* IN THE HIGH COURT OF DELHI AT NEW DELHI RESERVED ON :
28. h SEPTEMBER, 2016 DECIDED ON :
20. h OCTOBER, 2016 + BAIL APPLN. 2647/2015 RAMINDER SINGH ........ Petitioner
Through : Mr.Vikas Padora, Advocate with Mr.Vaibhav Aggarwal, Advocate. versus UNION OF INDIA & ANR. ........ RESPONDENTS
Through : Mr.Neeraj Jain, Advocate with Ms.Rajul Jain, Advocate for R1. CORAM: HON'BLE MR. JUSTICE S.P.GARG S.P.GARG, J.
1. This is a petition under Section 439 of the Code of Criminal Procedure, 1973 (to be referred as ‘Code’) for seeking bail. Status report is on record.
2. I have heard the learned counsel for the parties and have examined the file. The petitioner, admittedly, is facing inquiry before learned ACMM under Section 5 of the Extradition Act.
3. Admittedly, arrest warrants against the petitioner were issued by Hon’ble Sheriff of Lothian and Borders at Edinburgh on 05.11.2012 BAIL APPLN. 2647/2015 Page 1 of 4 (Annexure ‘P2’). The petitioner was arrested by the police of PS Crime Branch, Chanakyapuri on 05.04.2015.
’s counsel urged that no prima facie evidence has come on record against the petitioner in the extradition documents sent by U.K.authorities. The sexual offences for which extradition is sought are not covered by the Extradition Treaty between India and United Kingdom. The offences for which the petitioner has been charged are bailable in India. The petitioner is in custody since 05.04.2015. There is no possibility of the petitioner to flee from justice. He is a young boy of twenty-seven years old. The victim who has levelled allegations against the petitioner was having consensual relationship with him. She was not medically examined to infer nature of injuries sustained by her. The offences attracted i.e. 323/354/325/201 IPC are bailable in India.
5. Status report reveals that CBI, Interpol vide its communication dated 24.01.2013 requested the police authorities in Chandigarh (petitioner’s home-town) to arrest him. The police officials of Police Department, Chandigarh visited the said address.... Petitioner
’s mother informed that the petitioner had visited her once about one and a half year ago and she did not know his present whereabouts. The petitioner remained absconding and was provisionally arrested on 05.04.2015. The petitioner did not disclose as to where he remained in hiding for about three years. Apparently, the petitioner evaded the process to avoid arrest.
6. Perusal of the extradition request dated 19.05.2015 reveals that the requesting State has sought extradition on serious charges. It is stated that in between 30.06.2012 to 18.07.2012 the petitioner assaulted the victim ‘K’ (Assumed name) and repeatedly struck on her head causing her to fall BAIL APPLN. 2647/2015 Page 2 of 4 on the ground and render her unconscious. On 22.07.2012, he sexually penetrated victim ‘K’s vagina. He also penetrated fingers and hand in her vagina. On 22.07.2012, the petitioner assaulted another victim ‘R’ (Changed name), struck repeatedly on her face, bite her on the breasts and stomach. He also disrobed her of her lower clothing and attempted to commit rape; he also attempted to commit her murder. It is further alleged that in between 22.07.2012 and 23.07.2012 the petitioner falsely claimed that his mother was ill. He washed his blood stained clothes and fled to India to defeat the ends of justice. These allegations / charges can’t be brushed aside at this stage. Soon after the crime, the petitioner fled the spot and came to India.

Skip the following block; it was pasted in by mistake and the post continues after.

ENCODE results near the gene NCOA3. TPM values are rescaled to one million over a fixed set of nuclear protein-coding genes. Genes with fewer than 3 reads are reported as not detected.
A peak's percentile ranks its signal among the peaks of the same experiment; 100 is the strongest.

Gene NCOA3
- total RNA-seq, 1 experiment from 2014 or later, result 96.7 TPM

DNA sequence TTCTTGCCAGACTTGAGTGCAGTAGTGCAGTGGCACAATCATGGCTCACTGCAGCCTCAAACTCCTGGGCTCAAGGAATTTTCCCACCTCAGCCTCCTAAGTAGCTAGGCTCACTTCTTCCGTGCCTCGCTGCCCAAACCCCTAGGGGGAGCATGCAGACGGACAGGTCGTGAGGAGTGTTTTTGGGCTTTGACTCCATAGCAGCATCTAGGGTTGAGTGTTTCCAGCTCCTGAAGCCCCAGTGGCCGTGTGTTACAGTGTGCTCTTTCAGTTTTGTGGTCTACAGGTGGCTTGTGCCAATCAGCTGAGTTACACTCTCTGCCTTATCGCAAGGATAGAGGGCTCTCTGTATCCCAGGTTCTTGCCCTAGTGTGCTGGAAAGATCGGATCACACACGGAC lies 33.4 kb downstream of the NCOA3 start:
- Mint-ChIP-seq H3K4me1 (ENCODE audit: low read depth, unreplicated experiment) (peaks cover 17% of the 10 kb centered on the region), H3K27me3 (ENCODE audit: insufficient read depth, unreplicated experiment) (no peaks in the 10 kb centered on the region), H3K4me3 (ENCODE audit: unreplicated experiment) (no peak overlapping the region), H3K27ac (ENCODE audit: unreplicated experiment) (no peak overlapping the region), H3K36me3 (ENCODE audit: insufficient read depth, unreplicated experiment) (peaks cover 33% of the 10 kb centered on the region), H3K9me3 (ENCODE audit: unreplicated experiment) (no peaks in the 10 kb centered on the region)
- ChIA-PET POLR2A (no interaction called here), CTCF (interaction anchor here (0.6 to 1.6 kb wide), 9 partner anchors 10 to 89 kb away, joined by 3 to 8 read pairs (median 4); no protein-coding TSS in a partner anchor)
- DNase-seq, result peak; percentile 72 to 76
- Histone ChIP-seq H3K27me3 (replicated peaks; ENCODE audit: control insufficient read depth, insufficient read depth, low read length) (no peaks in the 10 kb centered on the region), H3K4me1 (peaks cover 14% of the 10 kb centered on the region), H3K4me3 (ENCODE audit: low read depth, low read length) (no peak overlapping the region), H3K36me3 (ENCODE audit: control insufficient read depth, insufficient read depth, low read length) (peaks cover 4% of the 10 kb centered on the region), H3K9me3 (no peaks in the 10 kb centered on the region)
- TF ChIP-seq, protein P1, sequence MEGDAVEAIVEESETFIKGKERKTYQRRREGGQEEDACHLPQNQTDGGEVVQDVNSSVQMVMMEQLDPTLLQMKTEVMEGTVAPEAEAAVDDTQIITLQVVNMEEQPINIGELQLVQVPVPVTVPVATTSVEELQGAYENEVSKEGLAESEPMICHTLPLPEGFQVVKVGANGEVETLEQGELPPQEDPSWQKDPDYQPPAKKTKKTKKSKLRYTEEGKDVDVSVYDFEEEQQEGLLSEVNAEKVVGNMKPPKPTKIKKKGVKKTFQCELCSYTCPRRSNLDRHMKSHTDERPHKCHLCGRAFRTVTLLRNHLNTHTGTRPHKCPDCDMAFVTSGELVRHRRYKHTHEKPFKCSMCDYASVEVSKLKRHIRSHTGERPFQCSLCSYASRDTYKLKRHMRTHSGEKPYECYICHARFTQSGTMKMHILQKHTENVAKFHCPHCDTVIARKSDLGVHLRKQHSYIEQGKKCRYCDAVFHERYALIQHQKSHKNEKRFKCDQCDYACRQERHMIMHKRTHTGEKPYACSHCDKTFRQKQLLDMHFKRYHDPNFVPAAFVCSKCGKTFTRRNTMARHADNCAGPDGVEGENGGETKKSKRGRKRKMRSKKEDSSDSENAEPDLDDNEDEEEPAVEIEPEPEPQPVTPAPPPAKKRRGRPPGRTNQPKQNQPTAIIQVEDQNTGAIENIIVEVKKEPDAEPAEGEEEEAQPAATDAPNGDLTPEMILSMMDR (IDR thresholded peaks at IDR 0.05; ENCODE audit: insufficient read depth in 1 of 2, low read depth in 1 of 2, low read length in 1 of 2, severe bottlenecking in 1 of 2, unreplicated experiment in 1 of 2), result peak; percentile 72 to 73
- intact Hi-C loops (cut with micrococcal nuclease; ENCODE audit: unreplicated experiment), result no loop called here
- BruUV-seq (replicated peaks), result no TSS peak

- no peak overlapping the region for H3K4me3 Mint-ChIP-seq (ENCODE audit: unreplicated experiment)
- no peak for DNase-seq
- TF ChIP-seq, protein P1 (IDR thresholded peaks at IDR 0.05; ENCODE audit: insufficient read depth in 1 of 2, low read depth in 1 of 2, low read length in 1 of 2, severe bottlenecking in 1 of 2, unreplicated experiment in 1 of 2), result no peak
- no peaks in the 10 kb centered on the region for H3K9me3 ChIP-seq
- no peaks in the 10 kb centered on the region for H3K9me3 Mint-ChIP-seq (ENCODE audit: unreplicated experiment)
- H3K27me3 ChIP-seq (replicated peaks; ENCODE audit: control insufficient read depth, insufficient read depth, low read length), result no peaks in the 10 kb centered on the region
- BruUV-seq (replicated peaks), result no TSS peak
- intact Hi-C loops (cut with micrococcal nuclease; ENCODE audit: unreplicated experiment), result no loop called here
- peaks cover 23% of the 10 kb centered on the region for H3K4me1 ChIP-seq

7. In ‘Sarabjit Rick Singh vs. Union of India’, 2008 (2) SCC417 the Supreme Court observed that the Magistrate under the Extradition Act is to make an inquiry and not to hold a trial. He is required to arrive at a prima facie finding either in favour of the fugitive criminal or in support of the requesting State. No formal trial is to be held. Only a report is required to be made. Strict formal proof of evidence in extradition proceedings is not the requirement of law. While conducting an inquiry, the Court may presume that the contents of documents would be proved and if proved, the same would be admitted as evidence at the trial in favour of one party or the other.
8. The arguments urged by the petitioner’s counsel primarily are on merits which are to be taken into consideration by the learned ACMM at the time of conclusion of the inquiry.
9. The prayer for enlargement on bail cannot be allowed for the reason that the petitioner appears to be involved in a serious case. BAIL APPLN. 2647/2015 Page 3 of 4 10. Since the petitioner is in custody since long, the learned ACMM is requested to conclude the inquiry as expeditiously as possible.
11. The bail application is dismissed with the above directions. OCTOBER20 2016 / tr (S.P.GARG) JUDGE BAIL APPLN. 2647/2015 Page 4 of 4